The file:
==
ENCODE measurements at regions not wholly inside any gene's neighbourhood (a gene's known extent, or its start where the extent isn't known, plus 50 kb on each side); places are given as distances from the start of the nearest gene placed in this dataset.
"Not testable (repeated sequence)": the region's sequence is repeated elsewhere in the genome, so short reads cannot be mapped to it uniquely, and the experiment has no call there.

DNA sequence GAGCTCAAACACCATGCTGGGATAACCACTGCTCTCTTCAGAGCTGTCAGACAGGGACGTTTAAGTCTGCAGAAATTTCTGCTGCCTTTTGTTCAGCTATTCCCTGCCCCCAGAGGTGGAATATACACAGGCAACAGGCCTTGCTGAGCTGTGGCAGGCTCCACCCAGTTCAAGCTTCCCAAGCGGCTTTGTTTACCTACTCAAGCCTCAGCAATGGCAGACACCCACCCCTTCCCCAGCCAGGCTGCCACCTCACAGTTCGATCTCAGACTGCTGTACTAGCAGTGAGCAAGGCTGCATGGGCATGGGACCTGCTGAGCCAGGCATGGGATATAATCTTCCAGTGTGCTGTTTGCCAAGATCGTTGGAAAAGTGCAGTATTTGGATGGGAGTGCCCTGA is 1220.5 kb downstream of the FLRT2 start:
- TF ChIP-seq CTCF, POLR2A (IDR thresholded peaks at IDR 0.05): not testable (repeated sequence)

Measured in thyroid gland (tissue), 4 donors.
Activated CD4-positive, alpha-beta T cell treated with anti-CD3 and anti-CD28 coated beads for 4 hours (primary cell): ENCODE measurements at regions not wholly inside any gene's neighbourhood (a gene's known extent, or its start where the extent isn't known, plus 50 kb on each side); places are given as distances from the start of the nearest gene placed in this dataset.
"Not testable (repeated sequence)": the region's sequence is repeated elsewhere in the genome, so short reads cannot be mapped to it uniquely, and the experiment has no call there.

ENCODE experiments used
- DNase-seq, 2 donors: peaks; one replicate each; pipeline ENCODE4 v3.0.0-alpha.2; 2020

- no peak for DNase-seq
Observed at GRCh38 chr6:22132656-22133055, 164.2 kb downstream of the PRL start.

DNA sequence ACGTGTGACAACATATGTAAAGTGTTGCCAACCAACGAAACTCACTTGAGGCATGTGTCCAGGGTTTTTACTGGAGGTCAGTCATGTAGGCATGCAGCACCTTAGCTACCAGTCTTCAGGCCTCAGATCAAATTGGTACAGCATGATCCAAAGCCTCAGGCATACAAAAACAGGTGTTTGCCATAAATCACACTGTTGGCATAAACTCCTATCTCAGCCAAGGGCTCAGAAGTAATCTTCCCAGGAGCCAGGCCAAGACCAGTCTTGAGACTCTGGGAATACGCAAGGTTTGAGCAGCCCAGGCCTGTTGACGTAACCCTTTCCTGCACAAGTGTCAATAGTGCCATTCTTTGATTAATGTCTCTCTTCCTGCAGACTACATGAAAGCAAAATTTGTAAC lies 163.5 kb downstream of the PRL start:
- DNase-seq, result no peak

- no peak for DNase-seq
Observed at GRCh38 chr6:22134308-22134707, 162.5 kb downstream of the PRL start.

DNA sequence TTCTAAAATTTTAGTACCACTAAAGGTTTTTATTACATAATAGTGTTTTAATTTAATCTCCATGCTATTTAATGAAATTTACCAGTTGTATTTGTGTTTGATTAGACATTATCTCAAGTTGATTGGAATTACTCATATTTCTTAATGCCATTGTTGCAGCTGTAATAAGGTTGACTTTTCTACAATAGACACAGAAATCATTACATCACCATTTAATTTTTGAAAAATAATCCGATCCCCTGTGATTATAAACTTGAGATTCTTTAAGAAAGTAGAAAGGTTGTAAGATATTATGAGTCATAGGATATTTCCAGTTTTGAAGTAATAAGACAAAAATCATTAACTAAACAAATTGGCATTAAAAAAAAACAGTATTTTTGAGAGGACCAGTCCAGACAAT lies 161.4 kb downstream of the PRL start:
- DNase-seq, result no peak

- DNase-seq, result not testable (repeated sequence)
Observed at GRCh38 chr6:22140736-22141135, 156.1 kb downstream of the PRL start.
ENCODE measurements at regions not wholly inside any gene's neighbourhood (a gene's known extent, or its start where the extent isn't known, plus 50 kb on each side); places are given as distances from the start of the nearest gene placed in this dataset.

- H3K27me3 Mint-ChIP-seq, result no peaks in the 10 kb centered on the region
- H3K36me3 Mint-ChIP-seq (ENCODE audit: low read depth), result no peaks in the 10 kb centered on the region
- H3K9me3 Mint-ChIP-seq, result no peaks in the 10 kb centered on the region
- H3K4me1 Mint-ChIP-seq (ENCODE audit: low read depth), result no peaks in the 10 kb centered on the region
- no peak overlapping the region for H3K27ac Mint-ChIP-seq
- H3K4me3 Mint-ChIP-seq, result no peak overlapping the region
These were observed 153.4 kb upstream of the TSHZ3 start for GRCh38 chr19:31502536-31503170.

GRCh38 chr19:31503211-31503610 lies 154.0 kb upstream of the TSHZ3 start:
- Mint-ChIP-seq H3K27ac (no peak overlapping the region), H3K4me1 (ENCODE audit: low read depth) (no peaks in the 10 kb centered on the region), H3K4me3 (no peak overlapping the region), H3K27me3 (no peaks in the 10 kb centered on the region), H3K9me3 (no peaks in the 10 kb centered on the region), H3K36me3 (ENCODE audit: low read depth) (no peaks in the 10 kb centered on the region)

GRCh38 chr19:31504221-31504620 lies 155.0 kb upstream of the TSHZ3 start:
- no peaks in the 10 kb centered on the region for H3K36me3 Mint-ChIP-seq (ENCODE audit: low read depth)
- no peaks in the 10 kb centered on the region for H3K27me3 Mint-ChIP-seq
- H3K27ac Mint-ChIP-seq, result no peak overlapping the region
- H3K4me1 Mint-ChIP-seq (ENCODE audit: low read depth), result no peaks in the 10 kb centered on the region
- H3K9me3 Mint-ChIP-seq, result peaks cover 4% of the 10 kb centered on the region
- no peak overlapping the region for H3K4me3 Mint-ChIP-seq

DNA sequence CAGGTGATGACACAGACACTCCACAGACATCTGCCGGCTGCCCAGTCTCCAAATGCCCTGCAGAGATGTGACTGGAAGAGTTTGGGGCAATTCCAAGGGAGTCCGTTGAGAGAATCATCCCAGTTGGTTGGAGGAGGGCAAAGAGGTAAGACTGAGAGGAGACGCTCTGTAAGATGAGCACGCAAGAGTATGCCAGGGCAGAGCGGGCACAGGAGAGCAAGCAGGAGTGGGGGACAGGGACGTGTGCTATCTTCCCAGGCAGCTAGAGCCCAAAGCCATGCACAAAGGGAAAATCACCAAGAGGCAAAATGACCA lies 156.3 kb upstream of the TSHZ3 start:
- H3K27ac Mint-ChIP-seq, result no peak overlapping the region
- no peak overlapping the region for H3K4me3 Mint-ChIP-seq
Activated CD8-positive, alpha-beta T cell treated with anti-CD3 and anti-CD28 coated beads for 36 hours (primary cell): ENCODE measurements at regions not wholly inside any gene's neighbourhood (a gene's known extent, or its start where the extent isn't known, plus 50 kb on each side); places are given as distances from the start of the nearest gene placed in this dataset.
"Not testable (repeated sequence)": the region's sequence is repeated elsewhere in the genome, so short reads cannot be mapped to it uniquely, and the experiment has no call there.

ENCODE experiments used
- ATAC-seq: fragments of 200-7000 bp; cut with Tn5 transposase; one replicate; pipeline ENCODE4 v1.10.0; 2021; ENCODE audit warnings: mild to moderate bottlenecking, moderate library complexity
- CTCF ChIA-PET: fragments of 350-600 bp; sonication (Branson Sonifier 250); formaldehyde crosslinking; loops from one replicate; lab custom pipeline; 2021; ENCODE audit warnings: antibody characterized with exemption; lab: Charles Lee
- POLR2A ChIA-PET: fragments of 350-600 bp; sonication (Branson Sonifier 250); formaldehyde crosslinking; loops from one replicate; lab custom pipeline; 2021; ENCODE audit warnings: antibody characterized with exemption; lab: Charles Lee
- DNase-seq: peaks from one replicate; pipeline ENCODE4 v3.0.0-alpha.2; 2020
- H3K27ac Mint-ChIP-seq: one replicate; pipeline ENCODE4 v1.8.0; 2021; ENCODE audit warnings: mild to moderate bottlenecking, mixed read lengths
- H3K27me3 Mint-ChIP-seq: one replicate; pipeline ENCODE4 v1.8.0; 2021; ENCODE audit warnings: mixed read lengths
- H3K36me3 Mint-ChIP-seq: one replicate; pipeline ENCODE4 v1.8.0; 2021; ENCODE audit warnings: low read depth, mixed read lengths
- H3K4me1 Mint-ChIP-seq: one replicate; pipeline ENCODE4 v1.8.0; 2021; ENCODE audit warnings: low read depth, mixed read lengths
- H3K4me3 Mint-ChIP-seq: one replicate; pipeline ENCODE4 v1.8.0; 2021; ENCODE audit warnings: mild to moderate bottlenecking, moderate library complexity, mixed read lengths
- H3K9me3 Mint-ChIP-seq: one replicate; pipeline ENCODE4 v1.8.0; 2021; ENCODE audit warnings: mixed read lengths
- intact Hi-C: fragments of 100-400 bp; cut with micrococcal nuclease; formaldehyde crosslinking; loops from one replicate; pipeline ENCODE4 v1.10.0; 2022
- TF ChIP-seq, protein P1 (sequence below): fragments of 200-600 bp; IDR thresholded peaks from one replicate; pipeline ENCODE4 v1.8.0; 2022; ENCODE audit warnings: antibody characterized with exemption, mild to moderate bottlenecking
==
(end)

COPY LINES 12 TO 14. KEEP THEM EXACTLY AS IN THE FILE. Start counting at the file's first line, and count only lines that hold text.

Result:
DNA sequence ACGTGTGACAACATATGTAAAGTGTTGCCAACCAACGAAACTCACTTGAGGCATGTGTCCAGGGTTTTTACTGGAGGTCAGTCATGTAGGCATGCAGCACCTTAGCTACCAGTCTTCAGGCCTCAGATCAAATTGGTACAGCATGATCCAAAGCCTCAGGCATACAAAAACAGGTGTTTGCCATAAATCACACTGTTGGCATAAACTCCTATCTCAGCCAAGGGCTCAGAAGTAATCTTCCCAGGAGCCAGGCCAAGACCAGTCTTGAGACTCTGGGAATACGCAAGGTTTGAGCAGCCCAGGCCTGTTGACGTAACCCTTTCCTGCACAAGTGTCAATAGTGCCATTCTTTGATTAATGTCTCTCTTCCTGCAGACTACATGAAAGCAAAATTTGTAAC lies 163.5 kb downstream of the PRL start:
- DNase-seq, result no peak

- no peak for DNase-seq